What is going on? What in the world am I dealing with?
That was the question I asked myself two years ago. My pastor had used the word “narcissist” to describe my husband. I was taking the kids to camp, I was exhausted from the never-ending conflicts we were having, I knew something was terribly wrong and nothing I was doing was working. So I decided to stay out of town and away from my husband for that entire week. (I can assure you that really enraged him!) I spent the whole week researching “narcissist” and “Narcissistic Personality Disorder” or NPD. What I found shocked me, made me sick to my stomach, and also helped everything make perfect sense.
According to the American Psychiatric Association’s Diagnostic and Statistical Manual of Mental Disorders (DSM-5), a narcissist has at least 5 of these characteristics:
- Has an exaggerated sense of self-importance
- Exaggerates achievements and talents
- Is preoccupied with fantasies of unlimited success, power, brilliance, beauty or ideal love.
- Believes that he or she is “special” or superior and can only be understood by, or should associate with, other special people (or institutions).
- Requires constant or excessive admiration.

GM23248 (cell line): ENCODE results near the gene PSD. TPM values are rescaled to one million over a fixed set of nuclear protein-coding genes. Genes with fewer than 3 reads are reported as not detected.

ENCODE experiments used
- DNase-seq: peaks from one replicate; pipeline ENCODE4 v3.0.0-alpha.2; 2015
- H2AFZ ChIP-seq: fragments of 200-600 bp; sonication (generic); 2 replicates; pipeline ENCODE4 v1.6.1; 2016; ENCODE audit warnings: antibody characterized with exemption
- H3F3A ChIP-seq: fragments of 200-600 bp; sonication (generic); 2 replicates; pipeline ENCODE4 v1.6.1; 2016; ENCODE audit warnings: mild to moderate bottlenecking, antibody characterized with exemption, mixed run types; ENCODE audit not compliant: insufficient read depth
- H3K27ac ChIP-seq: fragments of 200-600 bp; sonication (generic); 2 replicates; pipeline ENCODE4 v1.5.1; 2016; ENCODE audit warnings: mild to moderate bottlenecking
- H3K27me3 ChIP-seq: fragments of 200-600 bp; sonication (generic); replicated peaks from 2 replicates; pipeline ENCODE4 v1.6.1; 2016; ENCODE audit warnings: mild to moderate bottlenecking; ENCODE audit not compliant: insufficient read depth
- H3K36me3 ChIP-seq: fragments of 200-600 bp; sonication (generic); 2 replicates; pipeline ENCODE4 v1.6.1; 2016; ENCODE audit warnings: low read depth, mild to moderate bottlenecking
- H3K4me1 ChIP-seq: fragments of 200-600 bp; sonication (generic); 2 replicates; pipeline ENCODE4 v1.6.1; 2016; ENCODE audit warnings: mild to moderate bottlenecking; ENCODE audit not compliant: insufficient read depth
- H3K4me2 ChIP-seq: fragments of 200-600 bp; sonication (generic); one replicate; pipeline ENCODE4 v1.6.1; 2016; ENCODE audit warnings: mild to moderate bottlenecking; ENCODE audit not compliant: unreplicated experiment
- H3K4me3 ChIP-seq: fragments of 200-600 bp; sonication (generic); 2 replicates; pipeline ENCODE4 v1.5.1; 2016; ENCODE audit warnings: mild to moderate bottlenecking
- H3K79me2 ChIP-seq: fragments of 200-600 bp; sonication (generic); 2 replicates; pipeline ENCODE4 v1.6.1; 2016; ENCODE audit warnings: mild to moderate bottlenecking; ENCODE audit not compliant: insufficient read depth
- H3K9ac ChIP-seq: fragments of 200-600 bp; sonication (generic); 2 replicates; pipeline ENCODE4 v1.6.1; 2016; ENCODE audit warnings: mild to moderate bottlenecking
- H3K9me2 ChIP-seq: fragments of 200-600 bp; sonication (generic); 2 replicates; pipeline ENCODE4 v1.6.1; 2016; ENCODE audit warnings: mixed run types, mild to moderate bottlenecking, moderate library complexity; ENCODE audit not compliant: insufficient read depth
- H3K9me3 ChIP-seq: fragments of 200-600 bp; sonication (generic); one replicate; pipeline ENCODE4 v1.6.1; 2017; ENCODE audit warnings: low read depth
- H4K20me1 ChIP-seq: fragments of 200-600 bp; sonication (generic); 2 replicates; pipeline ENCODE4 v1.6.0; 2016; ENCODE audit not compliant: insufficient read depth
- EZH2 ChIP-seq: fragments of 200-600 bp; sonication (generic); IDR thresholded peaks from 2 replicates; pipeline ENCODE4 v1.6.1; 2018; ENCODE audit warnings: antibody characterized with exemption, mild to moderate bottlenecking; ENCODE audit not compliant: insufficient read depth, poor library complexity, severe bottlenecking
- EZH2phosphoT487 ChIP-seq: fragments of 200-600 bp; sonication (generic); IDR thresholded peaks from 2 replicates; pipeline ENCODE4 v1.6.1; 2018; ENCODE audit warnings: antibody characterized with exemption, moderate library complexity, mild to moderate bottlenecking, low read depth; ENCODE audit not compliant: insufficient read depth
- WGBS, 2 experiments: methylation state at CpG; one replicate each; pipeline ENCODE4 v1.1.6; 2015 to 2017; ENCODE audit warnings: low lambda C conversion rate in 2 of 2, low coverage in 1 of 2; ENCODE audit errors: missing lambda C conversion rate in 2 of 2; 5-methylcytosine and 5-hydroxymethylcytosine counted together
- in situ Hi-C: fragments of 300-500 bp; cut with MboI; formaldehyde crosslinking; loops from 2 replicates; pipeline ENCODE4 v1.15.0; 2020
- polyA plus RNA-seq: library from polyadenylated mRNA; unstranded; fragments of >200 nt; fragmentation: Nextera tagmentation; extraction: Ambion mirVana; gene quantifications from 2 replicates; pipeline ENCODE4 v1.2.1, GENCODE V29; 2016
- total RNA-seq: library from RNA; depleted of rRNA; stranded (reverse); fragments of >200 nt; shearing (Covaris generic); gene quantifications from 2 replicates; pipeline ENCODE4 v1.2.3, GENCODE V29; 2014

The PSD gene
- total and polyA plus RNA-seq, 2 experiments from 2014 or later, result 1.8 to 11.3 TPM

- Has a sense of entitlement, i.e., automatic compliance with his or her expectations.
- Takes advantage of others to get what they want
- Lacks empathy- has an inability or unwillingness to recognize the needs and feelings of others
- Is often envious of others or believes that others are envious of him or her.
- Shows arrogant, haughty behaviors or attitudes.
That’s the official definition. However, the more I dug into the nuances of these definitions, and read the stories and experiences of others, the more I understood the “real-life definition”. It made the past few years make sense, and I gained some sanity. I was married to a narcissist, and his anger, rage, manipulation, lying, twisting of facts, implying that I was crazy, saying I didn’t care enough, and fear of being abandoned behaviors were all symptoms of that personality disorder. I talked to a trusted friend and expressed my findings and concerns. Her sweet husband, who is a Staff Psychiatrist at a major university, sat down with me and shared with me more information about NPD and what I was dealing with. I took copious notes: Continue reading